This lesson was adapted from Save the Penguins ©2009 Christine G. Schnittka, Ph.D. in cooperation with the Virginia Middle School, Engineering Education Initiative (updated version 5-13-13)

Students in Action

90 minutes

We begin the lesson by stating the problem - penguins are suffering from a general warming trend. Their habitats in the Antarctic are disappearing as the climate warms and the ice melts. Without our help they will not survive. We must build suitable housing to protect them. Before we can design homes for penguins, we have to find out which materials will prevent heat transfer into the penguin home. Available materials are expensive so accurate testing is of the utmost importance.

Three experimental stations have been setup for student testing. Each station has a hot box, heat lamp, thermometers and a cup of water. The water will be used to cool the thermometer after testing.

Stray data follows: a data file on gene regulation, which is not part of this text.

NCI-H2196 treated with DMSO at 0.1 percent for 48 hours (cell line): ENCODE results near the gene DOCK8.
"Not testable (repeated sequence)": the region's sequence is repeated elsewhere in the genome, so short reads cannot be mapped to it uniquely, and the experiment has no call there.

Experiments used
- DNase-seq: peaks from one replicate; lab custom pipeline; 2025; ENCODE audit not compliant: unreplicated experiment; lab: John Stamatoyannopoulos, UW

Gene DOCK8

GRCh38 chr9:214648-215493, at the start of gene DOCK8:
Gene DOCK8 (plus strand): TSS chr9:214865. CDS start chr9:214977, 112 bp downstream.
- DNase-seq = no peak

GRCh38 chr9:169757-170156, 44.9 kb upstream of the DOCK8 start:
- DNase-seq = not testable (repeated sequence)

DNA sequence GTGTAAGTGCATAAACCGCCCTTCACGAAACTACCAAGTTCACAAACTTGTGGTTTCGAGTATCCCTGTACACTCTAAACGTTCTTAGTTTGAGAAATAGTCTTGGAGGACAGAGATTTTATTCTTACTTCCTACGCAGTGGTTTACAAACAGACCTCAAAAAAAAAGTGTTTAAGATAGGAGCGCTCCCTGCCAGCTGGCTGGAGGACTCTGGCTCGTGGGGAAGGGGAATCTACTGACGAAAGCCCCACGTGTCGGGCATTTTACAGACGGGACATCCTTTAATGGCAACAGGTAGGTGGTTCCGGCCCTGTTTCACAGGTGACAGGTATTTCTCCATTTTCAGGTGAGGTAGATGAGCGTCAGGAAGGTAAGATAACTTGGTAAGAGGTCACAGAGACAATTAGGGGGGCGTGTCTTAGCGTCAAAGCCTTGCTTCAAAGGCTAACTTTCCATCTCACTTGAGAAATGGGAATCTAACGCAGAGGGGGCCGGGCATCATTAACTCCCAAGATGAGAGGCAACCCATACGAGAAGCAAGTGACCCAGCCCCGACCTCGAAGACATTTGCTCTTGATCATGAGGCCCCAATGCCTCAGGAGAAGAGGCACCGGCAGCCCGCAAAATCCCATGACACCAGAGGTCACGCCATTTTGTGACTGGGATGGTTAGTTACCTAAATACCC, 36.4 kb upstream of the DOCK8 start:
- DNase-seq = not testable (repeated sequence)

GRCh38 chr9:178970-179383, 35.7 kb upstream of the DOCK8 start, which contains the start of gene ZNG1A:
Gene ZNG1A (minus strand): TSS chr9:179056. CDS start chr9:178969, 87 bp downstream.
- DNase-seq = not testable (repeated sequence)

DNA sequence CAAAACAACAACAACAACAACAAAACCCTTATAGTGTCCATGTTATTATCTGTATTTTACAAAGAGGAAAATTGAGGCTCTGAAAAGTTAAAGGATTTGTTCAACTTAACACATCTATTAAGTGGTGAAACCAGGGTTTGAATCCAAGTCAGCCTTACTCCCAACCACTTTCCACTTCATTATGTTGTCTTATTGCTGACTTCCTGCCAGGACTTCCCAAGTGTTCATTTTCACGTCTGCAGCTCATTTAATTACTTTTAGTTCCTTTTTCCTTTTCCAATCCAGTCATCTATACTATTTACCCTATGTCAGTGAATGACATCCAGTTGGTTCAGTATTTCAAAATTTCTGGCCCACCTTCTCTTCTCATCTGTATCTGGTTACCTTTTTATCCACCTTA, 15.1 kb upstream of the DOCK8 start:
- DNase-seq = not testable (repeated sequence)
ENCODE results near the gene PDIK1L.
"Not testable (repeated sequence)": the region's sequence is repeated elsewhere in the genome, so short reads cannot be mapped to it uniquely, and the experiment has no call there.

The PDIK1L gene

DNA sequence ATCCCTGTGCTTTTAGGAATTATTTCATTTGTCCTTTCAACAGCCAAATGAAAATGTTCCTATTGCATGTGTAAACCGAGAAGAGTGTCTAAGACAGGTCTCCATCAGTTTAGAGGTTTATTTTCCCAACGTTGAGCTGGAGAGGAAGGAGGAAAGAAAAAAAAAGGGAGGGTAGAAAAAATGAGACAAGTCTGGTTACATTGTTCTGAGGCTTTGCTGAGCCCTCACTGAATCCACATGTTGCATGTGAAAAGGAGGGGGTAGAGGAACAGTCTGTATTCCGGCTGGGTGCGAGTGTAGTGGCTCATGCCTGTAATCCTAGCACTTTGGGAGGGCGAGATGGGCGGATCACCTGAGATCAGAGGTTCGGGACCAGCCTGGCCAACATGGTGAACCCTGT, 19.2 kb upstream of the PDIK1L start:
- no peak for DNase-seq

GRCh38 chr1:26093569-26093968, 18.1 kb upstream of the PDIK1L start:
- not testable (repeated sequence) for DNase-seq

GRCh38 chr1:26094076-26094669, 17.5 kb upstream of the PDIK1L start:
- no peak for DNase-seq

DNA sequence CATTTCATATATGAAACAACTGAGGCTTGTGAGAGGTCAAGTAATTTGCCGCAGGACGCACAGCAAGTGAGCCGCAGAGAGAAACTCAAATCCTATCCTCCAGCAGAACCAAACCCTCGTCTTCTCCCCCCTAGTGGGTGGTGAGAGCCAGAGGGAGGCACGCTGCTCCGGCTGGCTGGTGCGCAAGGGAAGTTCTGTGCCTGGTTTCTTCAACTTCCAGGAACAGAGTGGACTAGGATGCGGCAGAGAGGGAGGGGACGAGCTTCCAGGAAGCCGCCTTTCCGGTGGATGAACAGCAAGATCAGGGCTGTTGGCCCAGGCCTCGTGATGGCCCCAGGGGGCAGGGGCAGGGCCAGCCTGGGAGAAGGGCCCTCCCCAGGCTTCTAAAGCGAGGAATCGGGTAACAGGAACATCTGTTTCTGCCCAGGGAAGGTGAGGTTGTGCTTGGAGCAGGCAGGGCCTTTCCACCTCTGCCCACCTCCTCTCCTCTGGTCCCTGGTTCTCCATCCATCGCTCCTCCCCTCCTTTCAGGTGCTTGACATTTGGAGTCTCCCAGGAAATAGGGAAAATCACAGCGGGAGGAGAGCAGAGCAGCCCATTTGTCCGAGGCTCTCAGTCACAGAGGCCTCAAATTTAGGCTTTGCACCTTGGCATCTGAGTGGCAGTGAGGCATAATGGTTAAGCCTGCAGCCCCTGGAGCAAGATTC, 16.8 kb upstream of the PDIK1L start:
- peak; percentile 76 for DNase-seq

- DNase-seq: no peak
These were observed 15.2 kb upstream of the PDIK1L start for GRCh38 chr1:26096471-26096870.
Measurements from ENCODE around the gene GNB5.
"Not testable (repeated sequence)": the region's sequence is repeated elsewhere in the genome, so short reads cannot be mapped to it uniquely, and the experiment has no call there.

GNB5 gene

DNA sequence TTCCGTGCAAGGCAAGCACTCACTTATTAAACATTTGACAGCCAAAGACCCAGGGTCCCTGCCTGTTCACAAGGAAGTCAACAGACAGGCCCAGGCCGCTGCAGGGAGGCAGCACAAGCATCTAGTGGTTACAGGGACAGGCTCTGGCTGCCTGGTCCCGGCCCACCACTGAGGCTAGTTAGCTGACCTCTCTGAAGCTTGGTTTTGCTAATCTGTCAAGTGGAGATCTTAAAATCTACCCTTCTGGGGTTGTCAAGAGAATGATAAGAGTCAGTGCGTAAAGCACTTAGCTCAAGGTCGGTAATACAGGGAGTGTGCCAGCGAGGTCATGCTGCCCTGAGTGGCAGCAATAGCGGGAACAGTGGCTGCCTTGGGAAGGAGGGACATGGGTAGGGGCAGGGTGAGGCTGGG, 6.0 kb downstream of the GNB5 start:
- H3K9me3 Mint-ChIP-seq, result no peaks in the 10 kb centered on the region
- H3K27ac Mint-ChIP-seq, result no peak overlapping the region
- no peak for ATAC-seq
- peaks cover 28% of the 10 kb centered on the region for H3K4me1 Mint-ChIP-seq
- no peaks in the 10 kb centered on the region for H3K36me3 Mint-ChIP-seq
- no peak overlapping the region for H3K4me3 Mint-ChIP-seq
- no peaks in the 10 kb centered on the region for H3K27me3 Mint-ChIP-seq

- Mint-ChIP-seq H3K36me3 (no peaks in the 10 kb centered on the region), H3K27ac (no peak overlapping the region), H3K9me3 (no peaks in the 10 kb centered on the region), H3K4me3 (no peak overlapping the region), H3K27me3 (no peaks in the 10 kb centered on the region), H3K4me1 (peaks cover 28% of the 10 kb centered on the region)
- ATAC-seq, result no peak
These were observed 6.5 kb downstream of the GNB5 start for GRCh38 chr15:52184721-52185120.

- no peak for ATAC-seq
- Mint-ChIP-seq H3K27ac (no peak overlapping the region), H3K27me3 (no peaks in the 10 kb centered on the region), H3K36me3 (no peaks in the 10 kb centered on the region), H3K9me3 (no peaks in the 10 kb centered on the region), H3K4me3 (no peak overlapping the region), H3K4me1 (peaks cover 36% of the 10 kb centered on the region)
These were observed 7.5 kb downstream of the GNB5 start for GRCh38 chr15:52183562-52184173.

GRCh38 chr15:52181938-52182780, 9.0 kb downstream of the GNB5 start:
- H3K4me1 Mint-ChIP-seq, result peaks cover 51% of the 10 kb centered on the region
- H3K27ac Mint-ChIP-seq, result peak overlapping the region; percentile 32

Students are given a bag of sample supplies that may be used to build the penguin home they design for to keep the penguin shaped ice cube from melting. The material costs are high so determining which materials will prevent heat transfer the best is critical.

    • Cotton balls
    • Craft sticks
    • 3" x 3" Construction paper: black, green, pink and white
    • 3" x 3" Foam sheets: black, green, pink and white
    • 3" x 3" Felt fabric: black, green, pink, and white
    • 3" x 3" Bubble wrap
    • 3" x 3" Aluminum foil
    • 3" x 3" Mylar


I explain to students that they will use the cotton balls and craft sticks to build a platform for their penguin home. The penguin home will be placed on the platform and the thermometer will be place under the thermometer to check for changes in temperature.

A Sample Test Station